Gastric Dilatation Volvulus - 8 Facts

Gastric dilatation volvulus (GDV), more commonly known as bloat, is a serious disease that affects dogs and can be fatal if not addressed promptly by a veterinary professional. Our team at Ambleside Animal Hospital wants to help safeguard your pet by providing information concerning this critical issue.

Fact #1: Bloat occurs when your dog’s stomach twists and becomes gas-filled

As gas fills your dog’s stomach, the organ enlarges and puts pressure on the diaphragm, which makes lung expansion difficult. The excess pressure also compromises blood flow, preventing adequate blood return from the abdomen to the heart. When the stomach twists, the spleen and pancreas are also affected, and blood supply to all three organs is obstructed. If the issue is not addressed immediately, your dog will go into shock. As the condition progresses, toxins circulating in your dog’s bloodstream can lead to acute kidney failure and liver failure. Your dog’s heart may stop if they are affected by toxic hormones released by the distressed pancreas, and their stomach wall may slough or possibly rupture.

Fact #2: Your dog will initially exhibit abdominal pain signs

In the early stages, non-specific signs may suggest your pet’s abdomen is painful. These include:

  • Restless pacing
  • Stretching out
  • Looking at their abdomen
  • Excessive drooling
  • Unsuccessful attempts to vomit or defecate

As the condition progresses, your dog’s abdomen will become markedly distended and painful to touch. Your pet will have trouble breathing, and start panting excessively. Their gums will become pale, and they may collapse.

Fact #3: The sooner your dog receives veterinary care, the better their prognosis

You should rush your dog to the veterinary hospital as soon as you recognize GDV signs. Based on your dog’s history and presentation, bloat likely will be suspected. Bloodwork and a urinalysis will help determine the disease progression, and abdominal X-rays will confirm the diagnosis. An electrocardiogram will likely be performed to check for cardiac arrhythmias.

Fact #4: Treatment for your dog involves stabilization, decompression, and stomach derotation

Your dog will be stabilized using intravenous fluids and oxygen therapy. Decompression can occur by passing a tube down your dog’s esophagus to their stomach to remove the gas and fluid accumulation, or by inserting a catheter into the stomach through the abdominal wall. Once your dog is stable enough for general anesthesia, they will be taken to surgery, their abdomen fully evaluated, and their stomach returned to the correct position. If the compromised blood supply has caused damage, the spleen or the affected stomach wall may be removed. A gastropexy will be performed to permanently attach the stomach to the abdominal wall before the abdomen is closed.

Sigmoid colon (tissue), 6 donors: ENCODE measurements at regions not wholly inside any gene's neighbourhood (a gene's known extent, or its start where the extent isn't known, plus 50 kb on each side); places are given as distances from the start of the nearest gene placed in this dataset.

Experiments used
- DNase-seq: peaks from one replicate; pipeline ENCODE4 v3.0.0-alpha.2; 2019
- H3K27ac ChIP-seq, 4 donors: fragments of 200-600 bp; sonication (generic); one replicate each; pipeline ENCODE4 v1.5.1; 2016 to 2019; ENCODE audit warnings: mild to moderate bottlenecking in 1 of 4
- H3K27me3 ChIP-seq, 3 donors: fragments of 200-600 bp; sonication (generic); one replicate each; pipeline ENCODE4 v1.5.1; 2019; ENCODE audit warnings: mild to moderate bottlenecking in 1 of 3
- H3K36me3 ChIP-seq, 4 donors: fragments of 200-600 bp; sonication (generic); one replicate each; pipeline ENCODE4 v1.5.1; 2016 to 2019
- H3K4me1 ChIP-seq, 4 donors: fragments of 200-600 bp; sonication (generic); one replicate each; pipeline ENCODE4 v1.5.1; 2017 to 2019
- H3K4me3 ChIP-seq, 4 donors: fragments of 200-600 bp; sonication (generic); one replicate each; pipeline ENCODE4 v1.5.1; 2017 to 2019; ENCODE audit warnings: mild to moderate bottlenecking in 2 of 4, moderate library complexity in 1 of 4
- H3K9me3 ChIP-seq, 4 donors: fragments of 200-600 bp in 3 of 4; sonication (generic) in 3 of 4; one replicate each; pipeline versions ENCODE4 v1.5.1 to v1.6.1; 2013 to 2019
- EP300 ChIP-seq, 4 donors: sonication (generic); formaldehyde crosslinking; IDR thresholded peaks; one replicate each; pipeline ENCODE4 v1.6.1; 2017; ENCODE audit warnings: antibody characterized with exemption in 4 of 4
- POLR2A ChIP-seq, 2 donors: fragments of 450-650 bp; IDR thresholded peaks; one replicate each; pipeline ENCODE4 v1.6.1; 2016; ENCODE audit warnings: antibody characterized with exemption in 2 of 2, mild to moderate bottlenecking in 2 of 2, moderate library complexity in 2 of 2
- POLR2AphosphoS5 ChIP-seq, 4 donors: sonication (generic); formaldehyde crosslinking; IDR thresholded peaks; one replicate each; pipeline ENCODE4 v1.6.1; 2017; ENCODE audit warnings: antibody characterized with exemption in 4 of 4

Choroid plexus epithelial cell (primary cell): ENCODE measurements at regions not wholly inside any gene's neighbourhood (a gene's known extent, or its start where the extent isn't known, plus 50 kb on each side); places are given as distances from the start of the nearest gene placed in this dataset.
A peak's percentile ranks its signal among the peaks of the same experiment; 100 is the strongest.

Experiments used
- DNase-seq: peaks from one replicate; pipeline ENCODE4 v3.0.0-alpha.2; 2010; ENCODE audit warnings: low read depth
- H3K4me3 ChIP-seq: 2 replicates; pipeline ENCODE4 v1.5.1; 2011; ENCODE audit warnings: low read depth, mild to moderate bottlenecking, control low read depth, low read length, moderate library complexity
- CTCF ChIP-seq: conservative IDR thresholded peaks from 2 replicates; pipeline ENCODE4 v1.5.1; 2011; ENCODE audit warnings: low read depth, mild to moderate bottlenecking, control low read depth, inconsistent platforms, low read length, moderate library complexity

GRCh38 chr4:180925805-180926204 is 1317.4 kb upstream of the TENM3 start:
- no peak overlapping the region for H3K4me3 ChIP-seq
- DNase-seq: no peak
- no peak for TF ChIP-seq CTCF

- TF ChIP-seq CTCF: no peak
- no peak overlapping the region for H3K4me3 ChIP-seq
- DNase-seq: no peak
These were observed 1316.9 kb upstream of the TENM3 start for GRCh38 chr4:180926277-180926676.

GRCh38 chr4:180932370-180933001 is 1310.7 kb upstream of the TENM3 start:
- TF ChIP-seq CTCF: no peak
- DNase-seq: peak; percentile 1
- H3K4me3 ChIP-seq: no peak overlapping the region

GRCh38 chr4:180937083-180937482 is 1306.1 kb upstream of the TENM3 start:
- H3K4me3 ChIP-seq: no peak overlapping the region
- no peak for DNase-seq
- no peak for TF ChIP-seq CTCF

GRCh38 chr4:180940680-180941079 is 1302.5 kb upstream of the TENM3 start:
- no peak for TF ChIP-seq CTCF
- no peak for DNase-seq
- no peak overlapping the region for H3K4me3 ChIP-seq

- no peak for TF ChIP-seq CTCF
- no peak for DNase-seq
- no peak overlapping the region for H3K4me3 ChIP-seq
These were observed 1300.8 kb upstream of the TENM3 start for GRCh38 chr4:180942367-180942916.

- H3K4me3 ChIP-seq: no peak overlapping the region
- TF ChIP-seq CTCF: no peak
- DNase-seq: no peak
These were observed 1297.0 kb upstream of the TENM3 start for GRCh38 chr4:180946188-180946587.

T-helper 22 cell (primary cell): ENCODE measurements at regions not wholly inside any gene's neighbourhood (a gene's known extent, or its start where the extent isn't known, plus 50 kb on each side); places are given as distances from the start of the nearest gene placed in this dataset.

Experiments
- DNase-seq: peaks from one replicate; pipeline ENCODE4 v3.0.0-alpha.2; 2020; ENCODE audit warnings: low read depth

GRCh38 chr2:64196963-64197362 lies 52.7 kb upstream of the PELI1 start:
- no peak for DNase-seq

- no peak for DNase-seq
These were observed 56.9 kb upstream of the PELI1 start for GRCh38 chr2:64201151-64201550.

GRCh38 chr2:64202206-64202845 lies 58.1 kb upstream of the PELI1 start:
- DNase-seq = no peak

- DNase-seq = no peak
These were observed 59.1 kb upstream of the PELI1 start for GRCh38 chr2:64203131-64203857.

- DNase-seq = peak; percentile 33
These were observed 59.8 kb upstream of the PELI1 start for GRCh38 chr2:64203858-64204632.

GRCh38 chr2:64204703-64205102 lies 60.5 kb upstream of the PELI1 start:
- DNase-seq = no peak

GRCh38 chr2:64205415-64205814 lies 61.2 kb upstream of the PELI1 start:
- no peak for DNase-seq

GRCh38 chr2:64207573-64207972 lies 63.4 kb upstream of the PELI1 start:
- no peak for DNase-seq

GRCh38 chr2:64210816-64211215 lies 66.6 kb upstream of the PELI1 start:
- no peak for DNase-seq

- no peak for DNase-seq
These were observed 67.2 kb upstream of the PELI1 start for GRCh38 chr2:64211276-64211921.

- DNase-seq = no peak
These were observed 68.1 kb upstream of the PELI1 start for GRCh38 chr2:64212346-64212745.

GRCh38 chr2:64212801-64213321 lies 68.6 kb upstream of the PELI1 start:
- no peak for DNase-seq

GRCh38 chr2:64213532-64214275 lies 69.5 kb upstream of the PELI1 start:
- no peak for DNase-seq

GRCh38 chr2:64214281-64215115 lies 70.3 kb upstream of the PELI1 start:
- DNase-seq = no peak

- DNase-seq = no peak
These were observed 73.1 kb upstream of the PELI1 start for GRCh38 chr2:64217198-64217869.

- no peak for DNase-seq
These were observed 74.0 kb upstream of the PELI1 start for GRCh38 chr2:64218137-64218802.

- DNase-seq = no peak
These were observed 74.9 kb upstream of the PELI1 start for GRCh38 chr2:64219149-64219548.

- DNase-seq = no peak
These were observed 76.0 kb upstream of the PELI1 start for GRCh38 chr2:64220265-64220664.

Fact #5: Your dog will be hospitalized for several days after surgery

Your dog will be given intravenous fluids and closely monitored for postoperative complications. Cardiac arrhythmias are commonly seen after a dog is affected by bloat. Other possible complications include sepsis and peritonitis. The overall mortality rate for dogs affected by bloat is 25% to 30%. Factors that decrease a dog’s survival chances include:

  • Experiencing clinical signs for longer than six hours
  • Cardiac arrhythmias prior to surgery
  • Requiring removal of the damaged stomach wall
  • Requiring their spleen removed

Fact #6: Bloat affects certain dogs more than others

All dogs can be affected by bloat, but male dogs are at higher risk. Dogs weighing more than 40 kg are also more at risk, and pure-bred dogs are five times more likely to be affected. Your dog’s risk also increases as they age. Certain breeds are more susceptible to the condition, including:

  • Great Danes
  • Doberman pinschers
  • German shepherds
  • Saint Bernards
  • Weimaraners
  • Standard poodles

Fact #7: Veterinary professionals do not know what causes bloat in your dog

Bloat’s cause is unclear, but veterinary professionals have made certain associations, and the following recommendations may help your dog avoid being affected.

  • Feed your dog several small meals a day.
  • Keep your dog calm during feeding time.
  • Use a slow-feeder to ensure your dog does not gulp down their food.
  • Avoid exercise for at least one hour after a meal.
  • Do not elevate your dog’s food bowl.
  • Avoid prepared foods whose first four ingredients include soybean meal or oils and fats.

Fact #8: Prophylactic gastropexy can be performed on your dog to help prevent bloat

If your dog is at high risk, you should consider a gastropexy before problems occur. The team at Ambleside Animal Hospital offers laparoscopic gastropexy, which is performed through a small abdominal incision, or the procedure can be performed when your pet is spayed or neutered.

Recognizing GDV signs will ensure your dog receives veterinary care as soon as possible if affected by this life-threatening issue. Do not hesitate to contact our team at Ambleside Animal Hospital if you suspect your dog is suffering from bloat, or if you would like to discuss a prophylactic gastropexy for your pet.